Tuesday, 4 December 2018
Jane McKeene is in her final year at Miss Preston’s School of Combat for Negro Girls. At 17 she’s trained to become an Attendant, to protect a white young lady from shamblers - the undead - and protect her modesty from amorous young men. But what she really wants is to return home to Rose Hill and her plantation owning Momma.
Though the war between the North and South was set aside to deal with the undead as they rose, racial tensions haven’t eased, and some people believe the shamblers are God’s punishment for trying to make all men equal. These men build communities behind walls. But can walls really keep the monsters of the world out?
When a friend of Jane’s asks for help finding his missing sister, Jane stumbles into trouble even her combat training hasn’t prepared her for.
I absolutely loved Jane and was astonished at how self-aware she was for a seventeen year old. She recognizes that she lies a lot and acknowledges her other faults, even as she often revels in rule breaking. She’s impulsive and often later regrets her actions but can’t stop herself from acting first and thinking later, a trait that actually saves her life on occasion. She’s also really smart, though realizes that there’s often safety in appearing to be less intelligent than she is.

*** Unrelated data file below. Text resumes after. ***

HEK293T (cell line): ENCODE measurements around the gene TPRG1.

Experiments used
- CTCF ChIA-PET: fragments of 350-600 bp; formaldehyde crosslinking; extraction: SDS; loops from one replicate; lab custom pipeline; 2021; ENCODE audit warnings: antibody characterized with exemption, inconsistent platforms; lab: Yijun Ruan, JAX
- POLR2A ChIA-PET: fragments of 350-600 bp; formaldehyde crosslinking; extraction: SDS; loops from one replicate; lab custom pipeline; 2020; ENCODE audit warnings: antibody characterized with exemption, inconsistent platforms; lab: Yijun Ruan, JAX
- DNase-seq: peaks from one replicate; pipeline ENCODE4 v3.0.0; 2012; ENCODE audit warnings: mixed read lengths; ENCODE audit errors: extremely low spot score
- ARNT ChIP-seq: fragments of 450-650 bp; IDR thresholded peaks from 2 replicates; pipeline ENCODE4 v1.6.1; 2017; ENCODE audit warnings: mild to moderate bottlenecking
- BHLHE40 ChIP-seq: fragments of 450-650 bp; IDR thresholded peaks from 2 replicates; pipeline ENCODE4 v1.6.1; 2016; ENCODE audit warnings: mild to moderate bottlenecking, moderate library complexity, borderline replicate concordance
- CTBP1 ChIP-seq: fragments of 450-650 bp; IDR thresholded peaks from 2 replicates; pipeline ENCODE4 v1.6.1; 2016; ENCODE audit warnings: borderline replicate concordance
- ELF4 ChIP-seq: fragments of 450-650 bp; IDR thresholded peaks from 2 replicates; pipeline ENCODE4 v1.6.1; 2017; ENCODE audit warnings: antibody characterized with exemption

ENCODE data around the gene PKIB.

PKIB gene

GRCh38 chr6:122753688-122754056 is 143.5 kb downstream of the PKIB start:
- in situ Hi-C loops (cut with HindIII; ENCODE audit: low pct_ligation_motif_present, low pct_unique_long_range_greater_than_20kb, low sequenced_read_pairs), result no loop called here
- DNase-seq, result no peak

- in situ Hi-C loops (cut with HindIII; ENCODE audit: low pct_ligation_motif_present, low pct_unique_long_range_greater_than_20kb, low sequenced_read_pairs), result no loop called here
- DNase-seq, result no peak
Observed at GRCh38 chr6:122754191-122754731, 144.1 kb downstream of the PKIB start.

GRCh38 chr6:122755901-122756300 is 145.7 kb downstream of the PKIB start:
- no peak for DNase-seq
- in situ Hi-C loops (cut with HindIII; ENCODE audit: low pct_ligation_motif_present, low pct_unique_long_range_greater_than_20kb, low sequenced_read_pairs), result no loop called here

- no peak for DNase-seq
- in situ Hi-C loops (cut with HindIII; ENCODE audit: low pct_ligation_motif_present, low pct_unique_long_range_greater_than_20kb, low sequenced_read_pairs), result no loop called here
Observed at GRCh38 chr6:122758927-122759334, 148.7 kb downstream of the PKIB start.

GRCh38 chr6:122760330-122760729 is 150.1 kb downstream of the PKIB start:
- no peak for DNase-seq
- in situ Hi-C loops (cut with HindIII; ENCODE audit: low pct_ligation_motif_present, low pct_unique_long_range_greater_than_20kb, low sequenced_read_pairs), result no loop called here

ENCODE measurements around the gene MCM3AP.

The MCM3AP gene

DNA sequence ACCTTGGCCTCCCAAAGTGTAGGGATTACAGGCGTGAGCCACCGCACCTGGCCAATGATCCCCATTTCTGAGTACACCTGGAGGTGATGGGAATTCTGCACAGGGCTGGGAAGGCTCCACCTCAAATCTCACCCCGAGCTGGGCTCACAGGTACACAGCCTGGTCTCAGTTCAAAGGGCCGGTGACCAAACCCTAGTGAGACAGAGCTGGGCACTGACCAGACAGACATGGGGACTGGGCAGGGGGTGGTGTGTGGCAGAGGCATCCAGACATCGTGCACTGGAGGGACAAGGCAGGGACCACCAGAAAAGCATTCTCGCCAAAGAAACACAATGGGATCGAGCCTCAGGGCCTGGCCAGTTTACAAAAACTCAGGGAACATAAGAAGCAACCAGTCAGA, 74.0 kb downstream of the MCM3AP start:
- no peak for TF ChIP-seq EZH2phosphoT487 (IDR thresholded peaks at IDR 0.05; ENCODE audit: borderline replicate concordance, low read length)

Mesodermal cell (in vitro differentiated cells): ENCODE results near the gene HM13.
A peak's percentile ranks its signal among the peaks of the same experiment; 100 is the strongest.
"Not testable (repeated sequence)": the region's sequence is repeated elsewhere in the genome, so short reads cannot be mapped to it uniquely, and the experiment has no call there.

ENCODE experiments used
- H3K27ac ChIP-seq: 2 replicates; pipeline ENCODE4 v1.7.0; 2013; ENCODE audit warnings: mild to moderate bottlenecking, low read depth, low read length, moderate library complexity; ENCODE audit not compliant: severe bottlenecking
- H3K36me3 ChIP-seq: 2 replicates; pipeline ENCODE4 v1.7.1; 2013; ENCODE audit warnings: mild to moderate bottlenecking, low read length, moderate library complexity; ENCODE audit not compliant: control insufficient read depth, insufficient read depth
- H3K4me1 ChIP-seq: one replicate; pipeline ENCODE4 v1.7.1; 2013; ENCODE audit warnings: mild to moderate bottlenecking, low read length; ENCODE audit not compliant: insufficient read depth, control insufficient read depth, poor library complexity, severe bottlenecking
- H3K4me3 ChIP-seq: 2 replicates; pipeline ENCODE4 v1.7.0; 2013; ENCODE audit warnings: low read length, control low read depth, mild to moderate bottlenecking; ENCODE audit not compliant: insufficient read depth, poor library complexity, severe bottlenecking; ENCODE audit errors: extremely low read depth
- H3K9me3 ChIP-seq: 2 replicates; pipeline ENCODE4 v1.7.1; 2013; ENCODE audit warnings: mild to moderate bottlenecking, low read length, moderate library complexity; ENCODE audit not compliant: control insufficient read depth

Katherine was also great. I liked that her animosity with Jane was due to superficial things, so it didn’t feel manufactured when they started becoming friends.
As a Canadian, I don’t know much about the American Civil War or it’s immediate aftermath, so I don’t know to what extent things have been twisted here, though I did recognize the names of a few of the Generals referenced. There’s an author afterward talking about the Indian residential schools that come up in the book and how she used them as a template for her training schools.
I thought the author incorporated the zombies into the history quite well. Due to the period in which the book is set, some offensive language is used. The ’n’ word is not, but other slurs do appear. This made parts of the book uncomfortable to read, but it’s the discomfort of how horribly some people treated others.
This is a brilliant book and I highly recommend it.